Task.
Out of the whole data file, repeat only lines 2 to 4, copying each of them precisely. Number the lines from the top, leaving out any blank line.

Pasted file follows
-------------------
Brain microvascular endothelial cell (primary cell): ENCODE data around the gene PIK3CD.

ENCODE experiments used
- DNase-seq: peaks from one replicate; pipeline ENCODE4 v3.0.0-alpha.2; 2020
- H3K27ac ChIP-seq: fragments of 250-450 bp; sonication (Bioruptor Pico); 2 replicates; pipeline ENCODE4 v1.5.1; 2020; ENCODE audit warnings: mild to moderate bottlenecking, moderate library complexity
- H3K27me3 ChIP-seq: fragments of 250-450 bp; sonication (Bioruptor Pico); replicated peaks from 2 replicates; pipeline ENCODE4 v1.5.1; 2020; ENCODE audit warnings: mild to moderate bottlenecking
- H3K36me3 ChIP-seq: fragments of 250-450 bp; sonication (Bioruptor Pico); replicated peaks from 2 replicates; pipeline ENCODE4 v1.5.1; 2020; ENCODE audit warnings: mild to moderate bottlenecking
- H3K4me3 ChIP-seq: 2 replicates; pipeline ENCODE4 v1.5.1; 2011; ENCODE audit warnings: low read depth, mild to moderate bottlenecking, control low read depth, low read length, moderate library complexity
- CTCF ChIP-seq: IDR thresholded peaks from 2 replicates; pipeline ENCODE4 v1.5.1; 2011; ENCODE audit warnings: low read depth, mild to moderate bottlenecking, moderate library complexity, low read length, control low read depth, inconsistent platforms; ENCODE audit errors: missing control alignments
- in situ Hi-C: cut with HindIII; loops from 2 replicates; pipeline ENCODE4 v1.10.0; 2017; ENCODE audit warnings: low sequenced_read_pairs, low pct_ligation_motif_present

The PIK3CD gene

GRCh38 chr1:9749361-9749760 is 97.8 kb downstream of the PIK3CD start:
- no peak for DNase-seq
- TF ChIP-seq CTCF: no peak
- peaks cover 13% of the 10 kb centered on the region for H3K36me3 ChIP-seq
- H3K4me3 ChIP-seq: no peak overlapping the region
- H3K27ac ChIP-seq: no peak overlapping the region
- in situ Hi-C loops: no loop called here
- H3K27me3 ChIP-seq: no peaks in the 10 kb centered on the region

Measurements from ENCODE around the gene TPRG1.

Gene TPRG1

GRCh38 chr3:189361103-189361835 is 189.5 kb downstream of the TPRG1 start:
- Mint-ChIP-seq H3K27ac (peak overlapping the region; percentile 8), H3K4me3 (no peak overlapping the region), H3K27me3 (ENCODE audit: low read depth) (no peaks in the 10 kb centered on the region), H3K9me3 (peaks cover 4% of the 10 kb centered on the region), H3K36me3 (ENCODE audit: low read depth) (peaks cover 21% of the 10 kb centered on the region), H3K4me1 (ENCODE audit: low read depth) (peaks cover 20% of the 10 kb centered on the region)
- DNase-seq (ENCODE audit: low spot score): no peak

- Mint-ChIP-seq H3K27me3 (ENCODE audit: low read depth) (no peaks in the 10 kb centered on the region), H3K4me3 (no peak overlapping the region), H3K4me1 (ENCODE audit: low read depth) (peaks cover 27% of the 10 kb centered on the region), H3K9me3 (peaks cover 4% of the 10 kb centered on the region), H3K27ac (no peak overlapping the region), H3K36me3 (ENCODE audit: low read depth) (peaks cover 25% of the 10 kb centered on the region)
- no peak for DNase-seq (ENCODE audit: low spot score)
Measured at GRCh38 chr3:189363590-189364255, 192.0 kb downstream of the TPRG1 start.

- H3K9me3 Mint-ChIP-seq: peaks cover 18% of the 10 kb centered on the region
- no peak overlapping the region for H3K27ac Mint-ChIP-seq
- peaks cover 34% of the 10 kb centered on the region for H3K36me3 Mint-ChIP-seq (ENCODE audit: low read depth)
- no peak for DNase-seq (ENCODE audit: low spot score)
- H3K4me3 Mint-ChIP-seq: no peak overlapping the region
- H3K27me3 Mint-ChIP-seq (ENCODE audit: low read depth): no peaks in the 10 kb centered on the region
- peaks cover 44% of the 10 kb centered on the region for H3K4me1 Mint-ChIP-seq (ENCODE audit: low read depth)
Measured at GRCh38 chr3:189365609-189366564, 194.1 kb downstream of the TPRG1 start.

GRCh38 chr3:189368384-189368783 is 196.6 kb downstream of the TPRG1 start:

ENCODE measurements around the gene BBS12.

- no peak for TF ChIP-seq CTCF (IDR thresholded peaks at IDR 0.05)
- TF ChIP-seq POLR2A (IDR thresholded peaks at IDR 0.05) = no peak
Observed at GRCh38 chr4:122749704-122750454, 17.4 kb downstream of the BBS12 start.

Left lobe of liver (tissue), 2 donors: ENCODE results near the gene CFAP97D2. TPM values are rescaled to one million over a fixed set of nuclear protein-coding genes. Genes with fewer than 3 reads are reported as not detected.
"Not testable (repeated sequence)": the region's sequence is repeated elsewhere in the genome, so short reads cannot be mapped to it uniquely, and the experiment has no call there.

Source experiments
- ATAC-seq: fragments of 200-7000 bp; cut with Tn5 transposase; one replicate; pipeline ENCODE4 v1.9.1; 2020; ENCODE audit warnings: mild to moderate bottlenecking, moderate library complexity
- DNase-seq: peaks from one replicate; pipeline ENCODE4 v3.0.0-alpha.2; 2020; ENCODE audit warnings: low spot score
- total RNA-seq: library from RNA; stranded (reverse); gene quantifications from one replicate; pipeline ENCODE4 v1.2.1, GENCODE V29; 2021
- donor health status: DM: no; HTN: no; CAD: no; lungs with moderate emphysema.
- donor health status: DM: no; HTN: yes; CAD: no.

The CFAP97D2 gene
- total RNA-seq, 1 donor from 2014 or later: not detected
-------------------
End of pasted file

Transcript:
ENCODE experiments used
- DNase-seq: peaks from one replicate; pipeline ENCODE4 v3.0.0-alpha.2; 2020
- H3K27ac ChIP-seq: fragments of 250-450 bp; sonication (Bioruptor Pico); 2 replicates; pipeline ENCODE4 v1.5.1; 2020; ENCODE audit warnings: mild to moderate bottlenecking, moderate library complexity